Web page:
12 great resources for getting started with LaTeX

After writing a five minute guide to LaTeX, I’d like to summarize some of the best resources for LaTeX beginners. When performing a Google search, you’ll find way too much information. Knowing what resources to use is key for a successful start with LaTeX and this post will help you with that.

The obvious

Without being too arrogant, I’d like to point out the main goal of this blog is helping beginners to get started with LaTeX. That is also why I’ve written a quick guide and quite a few beginner-level posts. Note that some posts on this blog are actually more advanced, so don’t be scared by some of the content.

Online communities

Probably the best way to get your questions answered is using forums. My favorite one, and also the best for beginners, is LaTeX Communtity. For more sophisticated answers, TeX.SE is very good.

Tutorials and guides

Probably the most used and most searched for document on getting started with LaTeX is “The Not So Short Introduction to LaTeX2ε“. Although this guide includes just about anything you want to know about LaTeX, I do not recommend this one. It will absolutely overwhelm you with all the possibilities in LaTeX, while a beginner should just learn how to create a simple document. All the rest will follow.
Having this in mind, a guide that covers only the very basics that I really like is Andy Roberts’ website on getting grips with LaTeX. His site contains basic and illustrative tutorials.
Lastly, I also really like the Wikibooks pages on LaTeX. They contain a lot of information, especially covering the basics of LaTeX.

LaTeX installation

Before following any tutorial on LaTeX, you’d want to install it on you computer ;-) Unfortunately, most short guides for beginners don’t cover this subject. It is often found a bit scary or something. However, installing LaTeX is not difficult at all. I’ve written tutorials on how to install LaTeX on Windows and on OS X. I’m not experienced with LaTeX on Linux, but I’ve been told that this is a good tutorial for that.


Last but not least, I’d like to point out three resources that should be bookmarked in your browser. You’ll likely be using these resources A LOT when using LaTeX. The first one is the LaTeX cheat sheet; a two-pages document containing all important LaTeX commands (and even a bit more). Secondly, two resources on symbols in LaTeX. So many different (math) symbols exist that I will definitely never learn them by heart. Fortunately, I don’t have to because of The Comprehensive LaTeX Symbol List and Detexify. The first is a very large document containing a lot, if not all, symbols and their commands. Detexify is a great little web tool that allows you to draw a symbol and it will automatically search for the corresponding command.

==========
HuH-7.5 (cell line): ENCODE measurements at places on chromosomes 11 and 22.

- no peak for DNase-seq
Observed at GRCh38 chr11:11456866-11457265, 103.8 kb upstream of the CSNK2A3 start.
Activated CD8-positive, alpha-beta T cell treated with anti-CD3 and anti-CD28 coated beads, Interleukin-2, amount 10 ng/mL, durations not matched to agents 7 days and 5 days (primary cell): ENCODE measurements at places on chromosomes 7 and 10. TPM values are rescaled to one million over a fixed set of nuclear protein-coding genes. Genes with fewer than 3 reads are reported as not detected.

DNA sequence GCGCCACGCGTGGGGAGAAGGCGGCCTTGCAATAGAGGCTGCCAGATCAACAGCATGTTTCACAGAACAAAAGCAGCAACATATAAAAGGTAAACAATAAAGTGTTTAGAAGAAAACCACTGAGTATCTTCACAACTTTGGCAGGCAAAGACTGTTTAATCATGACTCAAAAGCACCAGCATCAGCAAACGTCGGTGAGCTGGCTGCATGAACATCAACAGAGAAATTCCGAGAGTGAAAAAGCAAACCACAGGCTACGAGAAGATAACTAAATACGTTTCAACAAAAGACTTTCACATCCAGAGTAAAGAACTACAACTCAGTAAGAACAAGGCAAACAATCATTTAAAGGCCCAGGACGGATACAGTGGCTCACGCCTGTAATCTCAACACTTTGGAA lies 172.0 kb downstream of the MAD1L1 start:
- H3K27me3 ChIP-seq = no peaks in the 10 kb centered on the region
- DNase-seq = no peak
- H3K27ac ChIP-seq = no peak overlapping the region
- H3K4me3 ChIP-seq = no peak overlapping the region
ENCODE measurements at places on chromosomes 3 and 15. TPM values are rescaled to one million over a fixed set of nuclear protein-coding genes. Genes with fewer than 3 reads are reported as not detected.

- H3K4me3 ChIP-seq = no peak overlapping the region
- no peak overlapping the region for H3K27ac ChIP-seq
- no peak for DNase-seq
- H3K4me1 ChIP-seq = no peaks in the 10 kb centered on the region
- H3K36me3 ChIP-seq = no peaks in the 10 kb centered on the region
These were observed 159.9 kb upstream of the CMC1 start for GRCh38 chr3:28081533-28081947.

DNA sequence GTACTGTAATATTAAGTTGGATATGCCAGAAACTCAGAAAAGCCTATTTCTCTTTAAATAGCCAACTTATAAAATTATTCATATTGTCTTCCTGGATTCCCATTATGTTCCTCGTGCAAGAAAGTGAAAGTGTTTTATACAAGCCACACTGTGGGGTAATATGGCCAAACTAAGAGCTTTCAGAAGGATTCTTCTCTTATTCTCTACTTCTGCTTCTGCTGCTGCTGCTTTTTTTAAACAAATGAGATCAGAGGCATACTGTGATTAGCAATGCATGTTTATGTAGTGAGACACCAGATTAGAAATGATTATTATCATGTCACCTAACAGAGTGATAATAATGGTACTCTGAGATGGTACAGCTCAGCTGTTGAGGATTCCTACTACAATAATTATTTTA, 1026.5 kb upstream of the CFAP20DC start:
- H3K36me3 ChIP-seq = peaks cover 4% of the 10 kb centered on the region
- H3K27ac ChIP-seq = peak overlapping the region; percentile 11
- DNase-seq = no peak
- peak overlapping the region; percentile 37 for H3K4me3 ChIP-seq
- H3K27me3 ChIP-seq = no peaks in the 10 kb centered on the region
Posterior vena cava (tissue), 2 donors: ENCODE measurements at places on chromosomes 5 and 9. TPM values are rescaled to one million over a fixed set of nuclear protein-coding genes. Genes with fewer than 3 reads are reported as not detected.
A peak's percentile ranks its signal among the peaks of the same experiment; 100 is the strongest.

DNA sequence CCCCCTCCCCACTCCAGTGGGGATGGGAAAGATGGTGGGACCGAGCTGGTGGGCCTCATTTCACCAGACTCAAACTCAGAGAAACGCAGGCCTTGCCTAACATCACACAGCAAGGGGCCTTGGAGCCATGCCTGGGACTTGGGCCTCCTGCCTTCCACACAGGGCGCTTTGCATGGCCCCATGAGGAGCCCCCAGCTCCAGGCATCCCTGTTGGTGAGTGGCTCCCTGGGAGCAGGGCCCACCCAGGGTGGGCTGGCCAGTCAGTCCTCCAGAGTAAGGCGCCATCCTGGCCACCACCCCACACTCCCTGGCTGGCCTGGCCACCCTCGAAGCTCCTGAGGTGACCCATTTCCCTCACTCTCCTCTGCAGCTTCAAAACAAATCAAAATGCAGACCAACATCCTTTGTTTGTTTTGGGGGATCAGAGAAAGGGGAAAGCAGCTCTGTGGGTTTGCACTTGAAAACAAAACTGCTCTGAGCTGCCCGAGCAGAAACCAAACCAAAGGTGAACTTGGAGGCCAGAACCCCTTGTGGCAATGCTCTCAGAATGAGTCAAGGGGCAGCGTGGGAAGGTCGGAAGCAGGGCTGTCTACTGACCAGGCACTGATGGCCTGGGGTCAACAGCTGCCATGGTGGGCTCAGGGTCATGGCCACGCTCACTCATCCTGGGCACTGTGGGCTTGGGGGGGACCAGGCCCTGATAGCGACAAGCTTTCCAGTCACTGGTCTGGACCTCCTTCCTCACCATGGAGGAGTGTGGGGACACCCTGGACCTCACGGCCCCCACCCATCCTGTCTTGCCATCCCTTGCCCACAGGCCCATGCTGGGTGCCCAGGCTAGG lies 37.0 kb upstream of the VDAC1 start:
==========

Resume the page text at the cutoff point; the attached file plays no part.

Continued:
Update: more resources

I forgot to mention (at least) one important resource: writeLaTeX.com. This is my favorite LaTeX web compiler, as already highlighted in a previous post.

More resources?

If you’re new to this site, you might not know that there actually is a section containing a lot of (La)TeX resources; latex.howtotex.com. Have a look there to find many, many more.


  1. Dawn says:

    I’d like to point that downloading pre-made templates and reading it’s source codes really helped me now while I’m learning LaTeX.

  2. Hi Frits – nice list!

    I would also add TeXample.net as a great way to see what LaTeX is capable of, in particular with regard to figures and illustrations. Plus, as all the examples there open in writeLaTeX for easy editing online, you don’t even have to install anything to try them out :-)

    • Frits says:

      Hi John,

      TeXample.net is definitely a good resource, but apart from its community section it’s mainly focussed on TikZ. I’ll probably write a separate post listing a few good resources to start using TikZ. I did add writeLaTeX.com to the list, thanks!

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